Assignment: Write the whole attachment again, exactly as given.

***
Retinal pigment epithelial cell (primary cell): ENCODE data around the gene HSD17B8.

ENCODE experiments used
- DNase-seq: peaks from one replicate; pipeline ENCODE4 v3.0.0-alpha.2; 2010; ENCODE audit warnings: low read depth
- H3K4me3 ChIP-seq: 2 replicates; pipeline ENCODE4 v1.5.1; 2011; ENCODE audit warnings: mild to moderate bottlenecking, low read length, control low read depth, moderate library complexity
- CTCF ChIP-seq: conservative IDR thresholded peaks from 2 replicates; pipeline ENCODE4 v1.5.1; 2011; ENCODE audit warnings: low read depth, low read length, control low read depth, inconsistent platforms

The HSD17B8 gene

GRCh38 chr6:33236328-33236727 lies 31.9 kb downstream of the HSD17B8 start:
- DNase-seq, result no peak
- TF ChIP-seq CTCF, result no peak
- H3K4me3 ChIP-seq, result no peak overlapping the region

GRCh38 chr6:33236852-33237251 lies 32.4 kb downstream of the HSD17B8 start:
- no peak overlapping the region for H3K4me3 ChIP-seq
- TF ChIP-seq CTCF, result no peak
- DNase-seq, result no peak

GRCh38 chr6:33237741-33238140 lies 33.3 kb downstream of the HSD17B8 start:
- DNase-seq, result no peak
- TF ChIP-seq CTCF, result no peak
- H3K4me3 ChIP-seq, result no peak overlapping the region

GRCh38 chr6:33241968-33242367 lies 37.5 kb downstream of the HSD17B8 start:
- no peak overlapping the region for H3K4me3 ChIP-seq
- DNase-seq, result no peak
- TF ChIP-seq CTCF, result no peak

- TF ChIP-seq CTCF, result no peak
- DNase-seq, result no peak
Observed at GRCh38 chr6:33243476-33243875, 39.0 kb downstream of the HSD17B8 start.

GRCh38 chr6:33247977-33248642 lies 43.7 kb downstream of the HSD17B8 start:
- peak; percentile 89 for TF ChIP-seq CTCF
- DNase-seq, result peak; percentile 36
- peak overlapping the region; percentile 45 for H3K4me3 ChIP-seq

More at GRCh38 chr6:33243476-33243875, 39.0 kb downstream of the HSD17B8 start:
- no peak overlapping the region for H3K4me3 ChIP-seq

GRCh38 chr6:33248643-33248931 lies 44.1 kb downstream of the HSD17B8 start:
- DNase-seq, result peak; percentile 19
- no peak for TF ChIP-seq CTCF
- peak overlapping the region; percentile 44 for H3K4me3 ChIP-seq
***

Retinal pigment epithelial cell (primary cell): ENCODE data around the gene HSD17B8.

ENCODE experiments used
- DNase-seq: peaks from one replicate; pipeline ENCODE4 v3.0.0-alpha.2; 2010; ENCODE audit warnings: low read depth
- H3K4me3 ChIP-seq: 2 replicates; pipeline ENCODE4 v1.5.1; 2011; ENCODE audit warnings: mild to moderate bottlenecking, low read length, control low read depth, moderate library complexity
- CTCF ChIP-seq: conservative IDR thresholded peaks from 2 replicates; pipeline ENCODE4 v1.5.1; 2011; ENCODE audit warnings: low read depth, low read length, control low read depth, inconsistent platforms

The HSD17B8 gene

GRCh38 chr6:33236328-33236727 lies 31.9 kb downstream of the HSD17B8 start:
- DNase-seq, result no peak
- TF ChIP-seq CTCF, result no peak
- H3K4me3 ChIP-seq, result no peak overlapping the region

GRCh38 chr6:33236852-33237251 lies 32.4 kb downstream of the HSD17B8 start:
- no peak overlapping the region for H3K4me3 ChIP-seq
- TF ChIP-seq CTCF, result no peak
- DNase-seq, result no peak

GRCh38 chr6:33237741-33238140 lies 33.3 kb downstream of the HSD17B8 start:
- DNase-seq, result no peak
- TF ChIP-seq CTCF, result no peak
- H3K4me3 ChIP-seq, result no peak overlapping the region

GRCh38 chr6:33241968-33242367 lies 37.5 kb downstream of the HSD17B8 start:
- no peak overlapping the region for H3K4me3 ChIP-seq
- DNase-seq, result no peak
- TF ChIP-seq CTCF, result no peak

- TF ChIP-seq CTCF, result no peak
- DNase-seq, result no peak
Observed at GRCh38 chr6:33243476-33243875, 39.0 kb downstream of the HSD17B8 start.

GRCh38 chr6:33247977-33248642 lies 43.7 kb downstream of the HSD17B8 start:
- peak; percentile 89 for TF ChIP-seq CTCF
- DNase-seq, result peak; percentile 36
- peak overlapping the region; percentile 45 for H3K4me3 ChIP-seq

More at GRCh38 chr6:33243476-33243875, 39.0 kb downstream of the HSD17B8 start:
- no peak overlapping the region for H3K4me3 ChIP-seq

GRCh38 chr6:33248643-33248931 lies 44.1 kb downstream of the HSD17B8 start:
- DNase-seq, result peak; percentile 19
- no peak for TF ChIP-seq CTCF
- peak overlapping the region; percentile 44 for H3K4me3 ChIP-seq